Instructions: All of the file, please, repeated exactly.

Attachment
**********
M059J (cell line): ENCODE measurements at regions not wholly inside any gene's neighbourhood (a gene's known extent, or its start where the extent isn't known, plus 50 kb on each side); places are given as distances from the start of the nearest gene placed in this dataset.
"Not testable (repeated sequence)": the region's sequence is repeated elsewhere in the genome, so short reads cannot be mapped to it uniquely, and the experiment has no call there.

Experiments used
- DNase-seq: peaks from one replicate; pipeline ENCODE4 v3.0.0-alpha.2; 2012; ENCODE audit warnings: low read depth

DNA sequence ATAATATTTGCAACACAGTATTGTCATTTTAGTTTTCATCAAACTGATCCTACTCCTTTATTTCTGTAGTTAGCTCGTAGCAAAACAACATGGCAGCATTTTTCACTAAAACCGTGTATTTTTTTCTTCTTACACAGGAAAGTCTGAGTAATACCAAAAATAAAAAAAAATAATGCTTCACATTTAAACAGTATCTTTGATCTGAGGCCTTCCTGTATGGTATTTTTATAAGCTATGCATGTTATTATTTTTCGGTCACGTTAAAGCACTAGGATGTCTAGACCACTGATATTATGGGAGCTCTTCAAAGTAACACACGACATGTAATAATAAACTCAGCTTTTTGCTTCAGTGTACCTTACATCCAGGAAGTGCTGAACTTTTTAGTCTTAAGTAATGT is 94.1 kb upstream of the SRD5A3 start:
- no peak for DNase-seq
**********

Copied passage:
M059J (cell line): ENCODE measurements at regions not wholly inside any gene's neighbourhood (a gene's known extent, or its start where the extent isn't known, plus 50 kb on each side); places are given as distances from the start of the nearest gene placed in this dataset.
"Not testable (repeated sequence)": the region's sequence is repeated elsewhere in the genome, so short reads cannot be mapped to it uniquely, and the experiment has no call there.

Experiments used
- DNase-seq: peaks from one replicate; pipeline ENCODE4 v3.0.0-alpha.2; 2012; ENCODE audit warnings: low read depth

DNA sequence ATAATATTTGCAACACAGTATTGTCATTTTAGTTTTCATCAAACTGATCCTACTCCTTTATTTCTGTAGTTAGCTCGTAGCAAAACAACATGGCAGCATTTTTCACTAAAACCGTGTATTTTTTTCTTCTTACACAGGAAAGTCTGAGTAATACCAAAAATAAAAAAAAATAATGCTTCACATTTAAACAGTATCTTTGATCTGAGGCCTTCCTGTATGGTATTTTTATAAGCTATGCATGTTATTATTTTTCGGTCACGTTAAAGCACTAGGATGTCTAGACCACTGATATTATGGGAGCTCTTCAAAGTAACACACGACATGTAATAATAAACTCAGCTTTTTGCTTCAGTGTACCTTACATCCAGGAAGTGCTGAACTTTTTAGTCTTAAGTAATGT is 94.1 kb upstream of the SRD5A3 start:
- no peak for DNase-seq